Asif Ali Zardari had previously been granted bail in all but one of the cases outstanding against him, including conspiring to murder Benazir Bhutto's brother, Mir Murtaza, in 1996. Pakistan's Supreme Court granted bail of 1m rupees ($16,700) in the final corruption case against him - the alleged evasion of import duties on a car (BMW).

Mukhtaran Mai rape case[edit]

Mukhtaran Mai had attracted international attention when her name was put on the Exit Control List (ECL) and her passport was seized to discourage her from visiting the US on the invitation of the Asian-American Network Against Abuse of Human Rights (ANAA). She challenged a Lahore High Court order acquitting the 12 men accused of raping her on the orders of a tribal council. The Punjab government had also appealed the judgement in the apex court.

On 14 March 2005 the Supreme Court had intervened to end an inter-court controversy in the case by staying separate orders of the Lahore High Court and the Federal Shariat Court (FSC) and deciding to hold its own hearing. The Supreme Court took up the issue when the FSC suspended the high court's acquittal of the convicts, saying this was without jurisdiction.

Taking notice of the case, Chief Justice Nazim Hussain Siddiqui had summoned the entire record of the case from the high court and the FSC, while notices were served on Punjab Advocate General Aftab Iqbal and Mukhtaran Mai. Bailable arrest warrants were also issued against the accused who have been rearrested on the directions of Prime Minister Shaukat Aziz. Pakistani President Pervez Musharraf said that he ordered that Mukhtaran be prevented from leaving as he didn't want the country's image tarnished.

Other services[edit]

He served as the Chairman of Law & Justice Commission of Pakistan, Islamabad;The Federal Judicial Academy, Islamabad; National Judicial, (Policy making) Committee;Al-Mizan Foundation.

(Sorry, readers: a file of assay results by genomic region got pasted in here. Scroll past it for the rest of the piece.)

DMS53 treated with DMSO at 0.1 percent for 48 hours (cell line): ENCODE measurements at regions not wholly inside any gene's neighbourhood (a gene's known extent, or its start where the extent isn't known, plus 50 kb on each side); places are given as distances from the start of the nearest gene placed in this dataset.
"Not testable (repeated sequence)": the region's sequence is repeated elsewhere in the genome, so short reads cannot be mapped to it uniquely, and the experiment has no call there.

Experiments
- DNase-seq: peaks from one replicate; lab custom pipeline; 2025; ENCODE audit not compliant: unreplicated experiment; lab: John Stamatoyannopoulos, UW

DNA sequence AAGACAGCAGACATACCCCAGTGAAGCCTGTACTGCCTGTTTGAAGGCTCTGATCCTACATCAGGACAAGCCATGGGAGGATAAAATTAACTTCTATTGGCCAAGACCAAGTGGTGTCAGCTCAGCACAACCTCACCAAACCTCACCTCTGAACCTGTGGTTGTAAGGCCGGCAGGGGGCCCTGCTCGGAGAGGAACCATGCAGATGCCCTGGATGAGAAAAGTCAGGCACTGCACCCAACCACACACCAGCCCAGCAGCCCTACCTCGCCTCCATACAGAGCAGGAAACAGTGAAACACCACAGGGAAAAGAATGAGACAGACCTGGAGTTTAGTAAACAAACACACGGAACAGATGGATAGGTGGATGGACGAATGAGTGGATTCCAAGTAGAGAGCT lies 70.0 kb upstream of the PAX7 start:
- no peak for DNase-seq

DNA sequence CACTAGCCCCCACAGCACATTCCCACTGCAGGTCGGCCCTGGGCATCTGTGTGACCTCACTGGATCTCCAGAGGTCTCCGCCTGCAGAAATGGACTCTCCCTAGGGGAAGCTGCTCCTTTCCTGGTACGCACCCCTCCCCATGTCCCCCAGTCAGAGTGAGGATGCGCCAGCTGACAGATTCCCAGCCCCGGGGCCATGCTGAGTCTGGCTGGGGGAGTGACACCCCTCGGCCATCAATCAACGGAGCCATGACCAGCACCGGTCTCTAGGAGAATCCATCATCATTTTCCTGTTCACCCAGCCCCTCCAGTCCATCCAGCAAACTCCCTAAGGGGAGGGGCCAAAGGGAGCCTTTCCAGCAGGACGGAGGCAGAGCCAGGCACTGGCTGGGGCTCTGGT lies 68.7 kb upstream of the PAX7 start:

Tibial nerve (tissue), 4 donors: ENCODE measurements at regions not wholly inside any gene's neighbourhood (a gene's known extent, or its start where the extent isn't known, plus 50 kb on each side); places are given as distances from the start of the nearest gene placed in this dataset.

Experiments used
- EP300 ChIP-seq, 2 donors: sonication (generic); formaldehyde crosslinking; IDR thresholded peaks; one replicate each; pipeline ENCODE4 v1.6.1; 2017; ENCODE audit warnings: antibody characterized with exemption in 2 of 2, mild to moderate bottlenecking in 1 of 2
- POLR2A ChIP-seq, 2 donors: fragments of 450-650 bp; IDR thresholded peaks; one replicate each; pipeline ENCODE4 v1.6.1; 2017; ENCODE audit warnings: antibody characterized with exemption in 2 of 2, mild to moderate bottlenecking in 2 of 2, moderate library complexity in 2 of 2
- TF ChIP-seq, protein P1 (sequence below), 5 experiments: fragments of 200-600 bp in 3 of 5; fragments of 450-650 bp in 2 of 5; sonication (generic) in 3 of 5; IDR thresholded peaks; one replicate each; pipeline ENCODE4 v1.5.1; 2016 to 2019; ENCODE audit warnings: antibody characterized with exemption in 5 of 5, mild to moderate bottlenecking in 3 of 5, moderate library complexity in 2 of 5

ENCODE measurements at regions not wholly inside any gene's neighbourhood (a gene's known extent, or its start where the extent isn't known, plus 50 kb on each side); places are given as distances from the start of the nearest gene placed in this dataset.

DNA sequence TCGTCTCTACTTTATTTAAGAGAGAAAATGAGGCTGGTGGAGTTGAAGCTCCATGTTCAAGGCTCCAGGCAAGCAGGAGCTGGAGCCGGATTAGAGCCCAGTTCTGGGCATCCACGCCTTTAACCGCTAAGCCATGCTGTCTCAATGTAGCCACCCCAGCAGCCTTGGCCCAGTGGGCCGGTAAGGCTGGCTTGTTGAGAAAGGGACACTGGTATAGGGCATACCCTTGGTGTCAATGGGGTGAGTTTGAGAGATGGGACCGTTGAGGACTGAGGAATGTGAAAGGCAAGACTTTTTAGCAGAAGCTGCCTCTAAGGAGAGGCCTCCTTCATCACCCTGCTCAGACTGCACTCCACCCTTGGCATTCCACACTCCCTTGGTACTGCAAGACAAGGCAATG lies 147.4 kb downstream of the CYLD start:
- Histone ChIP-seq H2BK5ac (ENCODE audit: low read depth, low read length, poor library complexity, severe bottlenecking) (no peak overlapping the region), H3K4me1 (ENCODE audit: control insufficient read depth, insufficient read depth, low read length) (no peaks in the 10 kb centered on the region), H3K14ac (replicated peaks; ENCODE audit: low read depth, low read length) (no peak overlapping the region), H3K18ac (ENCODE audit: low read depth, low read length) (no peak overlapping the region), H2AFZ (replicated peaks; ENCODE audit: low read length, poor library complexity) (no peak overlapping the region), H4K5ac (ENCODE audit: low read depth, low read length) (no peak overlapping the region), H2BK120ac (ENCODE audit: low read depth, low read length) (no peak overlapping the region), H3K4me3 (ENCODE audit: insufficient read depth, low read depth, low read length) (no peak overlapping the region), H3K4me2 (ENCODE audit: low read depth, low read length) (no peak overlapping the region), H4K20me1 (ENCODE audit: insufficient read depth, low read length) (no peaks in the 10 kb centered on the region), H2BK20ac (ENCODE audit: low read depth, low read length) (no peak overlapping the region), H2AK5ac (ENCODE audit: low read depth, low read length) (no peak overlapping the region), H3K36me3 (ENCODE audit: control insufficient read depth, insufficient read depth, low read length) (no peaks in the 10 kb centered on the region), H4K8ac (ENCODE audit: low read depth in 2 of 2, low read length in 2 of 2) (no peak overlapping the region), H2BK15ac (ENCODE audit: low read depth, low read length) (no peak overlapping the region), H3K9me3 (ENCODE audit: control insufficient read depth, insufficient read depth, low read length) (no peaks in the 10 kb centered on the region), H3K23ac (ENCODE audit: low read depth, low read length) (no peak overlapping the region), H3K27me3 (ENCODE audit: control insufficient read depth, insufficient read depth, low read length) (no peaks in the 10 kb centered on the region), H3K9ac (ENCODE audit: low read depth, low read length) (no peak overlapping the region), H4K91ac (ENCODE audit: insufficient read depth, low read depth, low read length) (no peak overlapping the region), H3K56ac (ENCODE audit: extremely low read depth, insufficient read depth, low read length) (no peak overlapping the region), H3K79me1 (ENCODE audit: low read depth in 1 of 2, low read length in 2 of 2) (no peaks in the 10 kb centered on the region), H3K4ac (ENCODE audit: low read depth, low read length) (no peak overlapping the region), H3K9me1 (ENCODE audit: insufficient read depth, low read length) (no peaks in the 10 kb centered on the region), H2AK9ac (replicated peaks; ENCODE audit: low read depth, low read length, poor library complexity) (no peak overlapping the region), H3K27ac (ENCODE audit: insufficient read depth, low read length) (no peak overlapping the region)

He also visited France twice in connection with meetings of the Agha Khan University at Paris.

He represented Pakistan in the 1st UK-Pakistan Judicial Conference on Child and Family Laws held at London from 15 to 17 January 2003.

He participated in the 2nd UK-Pakistan Judicial Conference on Child and Family Laws held at Islamabad from 21 to 24 September 2003.

He hosted and chaired the 7th SAARC Chief Justices Conferences held at Karachi on 21 February 2004.

He retired from service on 29 June 2005.[2]

References[edit]

  1. ^ "Musharraf's new powers become law". BBC Online. 31 December 2003. Archived from the original on 25 May 2011. 
  2. ^ "Justice Iftikhar sworn in as SC CJ". PakTribune. 1 July 2005. Archived from the original on 25 May 2011. 
Legal offices
Preceded by
Sheikh Riaz Ahmad
Chief Justice of Pakistan
2003–2005
Succeeded by
Iftikhar Muhammad Chaudhry
Preceded by
Kamal Mansur Alam
Chief Justice of the Sindh High Court
22 April 1999 – 3 February 2000
Succeeded by
Syed Deedar Hussain Shah